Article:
2019 marks the 70th anniversary of the first publication of George Orwell’s dystopian novel Nineteen Eighty-Four.
In reading this novel, which elements struck you as having a relevance to events of today or the recent past? To what extent, do you think your response to the book is influenced or shaped by recognising these similarities? Do you agree that the novel is timeless even though Orwell’s near future is now past?
Winston frequently refers to his knowing he will eventually die at the hands of the state. How does this influence his behaviour? Is there any sense he might avoid this fate if he behaves differently?
Winston puts his faith in a future rebellion by the proles. From what you see of the proles, how likely is it that they would rebel effectively?
How does the Party use the never-seen character of Emmanuel Goldstein and rumours of the Brotherhood to reinforce its position of power? What function do the Two Minutes of Hate and Hate Week serve?
What is the significance of the written evidence Winston briefly holds in his hand that the confessions of three former leaders of the Revolution – Jones, Aaronson and Rutherford – were lies?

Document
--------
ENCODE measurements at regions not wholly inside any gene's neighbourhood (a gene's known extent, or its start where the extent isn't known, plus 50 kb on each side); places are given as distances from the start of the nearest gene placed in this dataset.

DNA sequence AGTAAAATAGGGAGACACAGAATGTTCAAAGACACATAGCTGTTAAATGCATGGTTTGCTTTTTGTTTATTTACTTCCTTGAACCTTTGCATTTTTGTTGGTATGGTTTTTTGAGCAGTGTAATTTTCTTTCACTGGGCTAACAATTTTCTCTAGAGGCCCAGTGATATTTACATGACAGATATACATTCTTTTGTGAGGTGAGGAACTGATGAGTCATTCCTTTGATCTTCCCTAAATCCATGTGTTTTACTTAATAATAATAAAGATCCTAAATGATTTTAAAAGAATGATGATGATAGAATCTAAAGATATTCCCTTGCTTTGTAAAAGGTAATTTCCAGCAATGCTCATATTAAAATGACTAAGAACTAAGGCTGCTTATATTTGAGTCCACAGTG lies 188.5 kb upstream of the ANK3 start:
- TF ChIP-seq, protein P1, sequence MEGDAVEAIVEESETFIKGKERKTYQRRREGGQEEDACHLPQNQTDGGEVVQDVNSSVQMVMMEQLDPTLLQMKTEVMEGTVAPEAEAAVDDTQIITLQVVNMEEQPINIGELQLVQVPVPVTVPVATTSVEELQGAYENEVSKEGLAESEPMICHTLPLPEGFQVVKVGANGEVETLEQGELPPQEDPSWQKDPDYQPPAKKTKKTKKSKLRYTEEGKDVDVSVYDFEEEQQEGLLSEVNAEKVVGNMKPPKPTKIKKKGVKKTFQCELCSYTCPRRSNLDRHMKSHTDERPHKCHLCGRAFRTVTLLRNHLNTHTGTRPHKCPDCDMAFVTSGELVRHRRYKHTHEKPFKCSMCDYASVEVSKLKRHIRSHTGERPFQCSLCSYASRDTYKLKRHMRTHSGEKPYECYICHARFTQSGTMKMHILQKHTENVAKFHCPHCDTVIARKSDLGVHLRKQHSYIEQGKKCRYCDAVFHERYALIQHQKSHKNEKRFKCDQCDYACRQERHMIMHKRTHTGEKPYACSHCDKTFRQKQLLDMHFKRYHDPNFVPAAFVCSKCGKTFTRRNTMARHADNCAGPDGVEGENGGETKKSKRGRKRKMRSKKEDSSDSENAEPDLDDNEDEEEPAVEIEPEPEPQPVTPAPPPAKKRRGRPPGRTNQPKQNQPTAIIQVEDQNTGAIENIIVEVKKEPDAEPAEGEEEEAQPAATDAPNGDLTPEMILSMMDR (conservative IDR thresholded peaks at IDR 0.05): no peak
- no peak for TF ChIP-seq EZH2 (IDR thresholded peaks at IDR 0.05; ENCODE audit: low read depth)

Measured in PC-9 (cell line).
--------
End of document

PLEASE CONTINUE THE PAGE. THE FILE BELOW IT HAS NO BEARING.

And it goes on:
Winston is said to dislike ‘nearly all women, and especially the young and the pretty ones. It was always the women, and above all the young ones, who were the most bigoted adherents of the Party…’ How is this attitude conveyed in the novel in relation to the various women encountered by Winston? Does his attitude change – or is Julia the exception that tests the rule?
Why do you think Winston is so willing to believe O’Brien is his protector and ally?
Why is Winston moved by the coral paperweight at the junk shop?
Winston dreams of The Golden Country. Does his visit to the countryside match his expectations? How does this location contrast with that of the city?
How do O’Brien’s home and private lifestyle compare with that of Winston? What does this say about the status of members of the Inner Party?
How are references to different types of songs and music used in the book?
In his diary Winston writes: ‘I understand HOW: I do not understand WHY.’ Does he ever get an answer to this?
The scenes of Winston’s brutal interrogation can be difficult to read. Do you think Orwell was right to be so graphic? Would a subtler approach have worked?
Why is the final mutual betrayal of the lovers so effective as a means of breaking their spirit?
Why do you think Orwell concluded the novel with an appendix explaining the origins and use of Newspeak? Did this add to your understanding of the novel?
Would you recommend this book to others? How would you describe it?